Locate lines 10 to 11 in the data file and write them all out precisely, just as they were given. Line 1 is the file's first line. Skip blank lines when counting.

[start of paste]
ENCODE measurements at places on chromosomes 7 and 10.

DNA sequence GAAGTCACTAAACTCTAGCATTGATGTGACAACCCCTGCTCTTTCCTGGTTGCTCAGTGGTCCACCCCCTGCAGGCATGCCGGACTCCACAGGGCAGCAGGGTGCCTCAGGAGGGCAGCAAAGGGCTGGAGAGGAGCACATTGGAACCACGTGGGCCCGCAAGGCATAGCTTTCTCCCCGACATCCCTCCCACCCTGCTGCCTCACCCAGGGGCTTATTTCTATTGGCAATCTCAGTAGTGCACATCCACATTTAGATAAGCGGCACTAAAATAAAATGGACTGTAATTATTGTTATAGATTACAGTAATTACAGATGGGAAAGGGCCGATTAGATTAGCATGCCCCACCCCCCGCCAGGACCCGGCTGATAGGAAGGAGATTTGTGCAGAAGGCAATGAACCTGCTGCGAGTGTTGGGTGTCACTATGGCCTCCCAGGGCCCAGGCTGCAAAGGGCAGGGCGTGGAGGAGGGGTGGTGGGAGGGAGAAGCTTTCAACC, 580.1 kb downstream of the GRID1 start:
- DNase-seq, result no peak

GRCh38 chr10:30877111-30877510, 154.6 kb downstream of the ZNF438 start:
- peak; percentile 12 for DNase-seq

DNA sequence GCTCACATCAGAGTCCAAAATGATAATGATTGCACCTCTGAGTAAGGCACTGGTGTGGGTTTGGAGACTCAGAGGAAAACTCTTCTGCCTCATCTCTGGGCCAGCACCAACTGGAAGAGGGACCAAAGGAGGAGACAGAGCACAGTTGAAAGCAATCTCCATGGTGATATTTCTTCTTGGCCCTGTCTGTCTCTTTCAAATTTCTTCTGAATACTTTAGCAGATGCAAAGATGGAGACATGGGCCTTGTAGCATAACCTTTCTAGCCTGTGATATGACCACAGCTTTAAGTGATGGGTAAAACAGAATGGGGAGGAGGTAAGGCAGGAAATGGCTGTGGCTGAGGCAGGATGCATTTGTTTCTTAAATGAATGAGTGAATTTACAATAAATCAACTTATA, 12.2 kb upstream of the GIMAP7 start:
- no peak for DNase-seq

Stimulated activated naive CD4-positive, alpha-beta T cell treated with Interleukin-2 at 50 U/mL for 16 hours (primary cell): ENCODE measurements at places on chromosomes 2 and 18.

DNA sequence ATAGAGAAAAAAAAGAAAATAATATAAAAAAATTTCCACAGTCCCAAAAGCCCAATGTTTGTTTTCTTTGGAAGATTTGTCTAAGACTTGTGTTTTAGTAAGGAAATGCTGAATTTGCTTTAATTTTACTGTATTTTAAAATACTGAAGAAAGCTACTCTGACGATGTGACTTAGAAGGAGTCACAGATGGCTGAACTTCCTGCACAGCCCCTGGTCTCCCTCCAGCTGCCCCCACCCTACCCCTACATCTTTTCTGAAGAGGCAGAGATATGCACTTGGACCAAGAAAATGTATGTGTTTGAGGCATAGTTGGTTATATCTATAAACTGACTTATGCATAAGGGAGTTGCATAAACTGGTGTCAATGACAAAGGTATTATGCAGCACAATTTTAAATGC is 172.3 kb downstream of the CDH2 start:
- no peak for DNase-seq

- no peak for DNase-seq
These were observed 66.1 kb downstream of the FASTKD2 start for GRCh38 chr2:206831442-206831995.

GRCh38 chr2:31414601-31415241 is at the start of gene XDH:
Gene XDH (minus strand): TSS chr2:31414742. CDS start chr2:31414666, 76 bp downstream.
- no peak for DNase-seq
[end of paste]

- no peak for DNase-seq

- no peak for DNase-seq